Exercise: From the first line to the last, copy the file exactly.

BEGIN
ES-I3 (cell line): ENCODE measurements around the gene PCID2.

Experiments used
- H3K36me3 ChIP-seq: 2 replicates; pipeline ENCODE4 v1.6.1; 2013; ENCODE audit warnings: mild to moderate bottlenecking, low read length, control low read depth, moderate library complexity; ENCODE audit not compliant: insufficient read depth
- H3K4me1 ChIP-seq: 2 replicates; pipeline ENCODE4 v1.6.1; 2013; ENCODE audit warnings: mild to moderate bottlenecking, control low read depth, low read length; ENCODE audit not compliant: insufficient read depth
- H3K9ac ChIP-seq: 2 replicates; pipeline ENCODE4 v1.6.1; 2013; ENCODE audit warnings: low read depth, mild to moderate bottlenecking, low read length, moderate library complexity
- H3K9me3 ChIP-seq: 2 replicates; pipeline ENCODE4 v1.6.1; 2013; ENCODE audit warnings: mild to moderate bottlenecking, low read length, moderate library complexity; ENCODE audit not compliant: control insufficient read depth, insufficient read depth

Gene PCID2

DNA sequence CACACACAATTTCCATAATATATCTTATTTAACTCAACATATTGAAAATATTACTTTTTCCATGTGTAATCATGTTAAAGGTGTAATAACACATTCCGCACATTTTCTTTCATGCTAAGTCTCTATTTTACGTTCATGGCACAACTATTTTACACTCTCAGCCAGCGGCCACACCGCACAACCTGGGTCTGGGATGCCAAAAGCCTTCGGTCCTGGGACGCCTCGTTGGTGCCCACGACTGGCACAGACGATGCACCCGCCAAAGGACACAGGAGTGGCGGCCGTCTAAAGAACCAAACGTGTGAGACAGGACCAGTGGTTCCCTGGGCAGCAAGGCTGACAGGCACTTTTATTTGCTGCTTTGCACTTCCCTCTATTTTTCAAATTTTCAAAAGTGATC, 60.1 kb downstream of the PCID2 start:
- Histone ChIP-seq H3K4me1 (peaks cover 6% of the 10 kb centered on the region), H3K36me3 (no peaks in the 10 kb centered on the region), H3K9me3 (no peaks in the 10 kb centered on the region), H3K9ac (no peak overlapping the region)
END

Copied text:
ES-I3 (cell line): ENCODE measurements around the gene PCID2.

Experiments used
- H3K36me3 ChIP-seq: 2 replicates; pipeline ENCODE4 v1.6.1; 2013; ENCODE audit warnings: mild to moderate bottlenecking, low read length, control low read depth, moderate library complexity; ENCODE audit not compliant: insufficient read depth
- H3K4me1 ChIP-seq: 2 replicates; pipeline ENCODE4 v1.6.1; 2013; ENCODE audit warnings: mild to moderate bottlenecking, control low read depth, low read length; ENCODE audit not compliant: insufficient read depth
- H3K9ac ChIP-seq: 2 replicates; pipeline ENCODE4 v1.6.1; 2013; ENCODE audit warnings: low read depth, mild to moderate bottlenecking, low read length, moderate library complexity
- H3K9me3 ChIP-seq: 2 replicates; pipeline ENCODE4 v1.6.1; 2013; ENCODE audit warnings: mild to moderate bottlenecking, low read length, moderate library complexity; ENCODE audit not compliant: control insufficient read depth, insufficient read depth

Gene PCID2

DNA sequence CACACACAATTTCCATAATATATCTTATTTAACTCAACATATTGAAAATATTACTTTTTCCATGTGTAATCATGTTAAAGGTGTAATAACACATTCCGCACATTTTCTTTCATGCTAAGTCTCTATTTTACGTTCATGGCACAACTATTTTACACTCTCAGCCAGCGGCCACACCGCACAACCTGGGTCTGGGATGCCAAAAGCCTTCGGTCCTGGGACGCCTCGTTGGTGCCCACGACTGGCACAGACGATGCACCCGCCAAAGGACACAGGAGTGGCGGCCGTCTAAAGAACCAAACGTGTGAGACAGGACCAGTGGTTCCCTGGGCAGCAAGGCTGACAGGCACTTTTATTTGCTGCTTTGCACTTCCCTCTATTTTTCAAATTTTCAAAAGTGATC, 60.1 kb downstream of the PCID2 start:
- Histone ChIP-seq H3K4me1 (peaks cover 6% of the 10 kb centered on the region), H3K36me3 (no peaks in the 10 kb centered on the region), H3K9me3 (no peaks in the 10 kb centered on the region), H3K9ac (no peak overlapping the region)